Bakewell Tart is one of those quintessentially British-sounding desserts that I’d never tried to make for myself– I know I definitely saw it on an episode of The Great British Baking Show (albeit with a sickly-sweet-looking icing on top… ugh), but it didn’t appeal to me at the time. That being said, when I found myself with some extra homemade plum jam and a refrigerated pie crust, I figured I’d give it a shot.
In case you didn’t know, Bakewell Tart is traditionally made with a shortcrust pastry, raspberry jam base, and a baked frangipane filling. That being said, a good-quality refrigerated pie crust worked just fine for me, and I think any reasonably tart jam would be delicious here. Tartness really is key, because the frangipane is pretty sweet– a nice apricot would be excellent, or sour cherry, and I can definitely see this working well with some infused herbs like rosemary if you wanted to be a bit adventurous.
This recipe couldn’t have been easier– the only slightly tricky step was the blind-baking process, which does require pie weights (I use dried beans). Aside from that, it whips up with a minimum of fuss and the finished tart is delicious. The crust is crisp, the interior is nicely plushy with a warm almond flavor, and it goes perfectly with a cup of tea. I highly recommend this one, and will be adding it to my go-to recipe box!
After making pavlova for the first time, I found myself with four extra egg yolks. If it were winter I’d happily mix them into a batch of pasta a la carbonara, but it’s just too hot out to eat something so heavy for dinner– I decided to go with dessert instead. And since I was mysteriously short on ramekins, creme brulée was out… or was it?
I found a recipe for creme brulée tart that looked interesting– shortcrust pastry, layer of custard, and of course the caramelized top– and decided to give it a shot. I’ll say right now that there was a problem with this tart, but I think it was more in my execution than an issue with the recipe– while my crust looked fine (a little shrinkage, but mostly fine) during my blind-bake, for some reason it bubbled up in one spot during the custard-baking session, which made for a very odd-looking surface. It looked fine once I sugared and torched the top, but I had to be careful not to serve the slice with the giant crust-bubble in it, since it was dangerously short on custard!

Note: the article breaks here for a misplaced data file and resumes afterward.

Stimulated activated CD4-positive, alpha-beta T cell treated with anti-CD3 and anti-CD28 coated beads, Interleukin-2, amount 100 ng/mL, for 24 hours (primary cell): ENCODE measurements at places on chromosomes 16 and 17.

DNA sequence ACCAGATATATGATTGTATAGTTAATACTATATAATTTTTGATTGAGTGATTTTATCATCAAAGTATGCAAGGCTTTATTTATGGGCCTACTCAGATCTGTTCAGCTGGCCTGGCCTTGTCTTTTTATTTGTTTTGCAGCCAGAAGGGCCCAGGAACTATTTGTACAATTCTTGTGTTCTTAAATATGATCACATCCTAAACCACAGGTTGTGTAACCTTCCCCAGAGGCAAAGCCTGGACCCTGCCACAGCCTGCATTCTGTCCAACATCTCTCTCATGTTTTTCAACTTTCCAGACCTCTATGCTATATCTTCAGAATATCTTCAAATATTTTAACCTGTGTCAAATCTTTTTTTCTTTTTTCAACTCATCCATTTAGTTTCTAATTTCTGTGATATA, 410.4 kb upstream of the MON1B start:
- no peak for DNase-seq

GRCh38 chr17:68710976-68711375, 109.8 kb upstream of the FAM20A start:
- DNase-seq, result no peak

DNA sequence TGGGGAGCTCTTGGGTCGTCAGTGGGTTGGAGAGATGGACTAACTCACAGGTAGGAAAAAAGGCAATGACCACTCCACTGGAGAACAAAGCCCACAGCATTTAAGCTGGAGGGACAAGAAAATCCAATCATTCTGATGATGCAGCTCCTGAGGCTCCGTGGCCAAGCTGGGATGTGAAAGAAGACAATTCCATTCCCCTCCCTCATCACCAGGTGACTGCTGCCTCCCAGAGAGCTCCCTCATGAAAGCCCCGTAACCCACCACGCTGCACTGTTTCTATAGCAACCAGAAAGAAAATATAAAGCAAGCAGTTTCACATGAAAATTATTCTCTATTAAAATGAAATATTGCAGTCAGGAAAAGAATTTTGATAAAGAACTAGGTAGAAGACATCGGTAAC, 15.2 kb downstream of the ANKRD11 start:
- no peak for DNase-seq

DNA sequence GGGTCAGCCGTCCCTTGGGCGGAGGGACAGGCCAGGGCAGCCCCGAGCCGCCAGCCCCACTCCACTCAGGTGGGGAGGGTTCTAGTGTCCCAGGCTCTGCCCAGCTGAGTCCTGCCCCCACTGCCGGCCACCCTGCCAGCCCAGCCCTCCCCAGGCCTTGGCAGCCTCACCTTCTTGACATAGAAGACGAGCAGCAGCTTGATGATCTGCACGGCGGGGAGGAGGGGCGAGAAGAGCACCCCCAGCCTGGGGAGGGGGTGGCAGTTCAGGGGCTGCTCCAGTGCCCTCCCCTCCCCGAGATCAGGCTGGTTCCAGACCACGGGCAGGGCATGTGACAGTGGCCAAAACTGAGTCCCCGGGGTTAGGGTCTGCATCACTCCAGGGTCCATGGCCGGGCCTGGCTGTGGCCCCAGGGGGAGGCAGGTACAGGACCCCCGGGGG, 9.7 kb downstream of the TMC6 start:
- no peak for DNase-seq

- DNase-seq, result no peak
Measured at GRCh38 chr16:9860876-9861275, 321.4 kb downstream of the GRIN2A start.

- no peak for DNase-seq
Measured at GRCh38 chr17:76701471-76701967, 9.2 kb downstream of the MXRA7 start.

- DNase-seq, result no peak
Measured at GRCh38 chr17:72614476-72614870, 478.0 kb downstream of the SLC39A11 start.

Aside from that, the tart came together pretty easily. The crust is pulsed up in the food processor, and the custard filling doesn’t need any pre-cooking or thickening before being poured into the baked crust for a last session in the oven. The original recipe called for me to steep my dairy with a vanilla bean for half an hour, but since I used extract I got to skip that step and just warm the cream before mixing.
The tart itself is delicious– rich and creamy, with a nice buttery crust. It’s somewhat reminiscent of the egg tarts you get at dim sum restaurants, but a little less eggy and with the welcome addition of caramelized sugar. I still like regular creme brulée best, but this is a nice variation!
The other day I was in the grocery store, and they were having a sale on Meyer lemons! I’d heard so much about them, how they had a distinctly floral kick to their lightly lemony flavor, and had wanted to try them but never gotten the opportunity– so the fact that they were on sale when I’d be stuck inside for a while seemed like fate!
I immediately knew that the first thing I wanted to make was a lemon tart– one of those whole-lemon tarts where you throw in the whole thing, skin and all, because I figured that it would make the best use of the lemon. I settled on another Smitten Kitchen recipe, which ordinarily would be nothing unusual, but this time was different– I’d actually tried this recipe years ago and it was a disaster. The supposedly unshrinkable tart crust shrank, the filling baked up with a pool of butter on top, and it was just generally bad. Luckily, it appears that other people had the same issue and Deb tweaked the recipe to address the issues.
This Thanksgiving I volunteered to make dessert (of course), and in addition to a fancy pumpkin cake (you’ll see it soon!) I wanted to make something else for a little contrast. This sweet and tangy cranberry cheesecake tart was just the thing– the tart cranberries are nicely balanced by the creamy cheesecake, and the crumble topping adds a little textural interest.
I originally made this by using a mixer for the cheesecake filling and doing the crust by hand, but like my Berry Cheesecake Galette I’ll bet you could do both in the food processor to make it go faster. Plus, it travels well, can be served at any temperature, and I’ve been known to grab a slice for breakfast as well as dessert– hey, it has fruit in it, right?
Yup, it’s another recipe borrowed from Smitten Kitchen… I can’t help it, it’s my go-to source for tasty recipes and this one turned out so delicious (and pretty) that I couldn’t help sharing!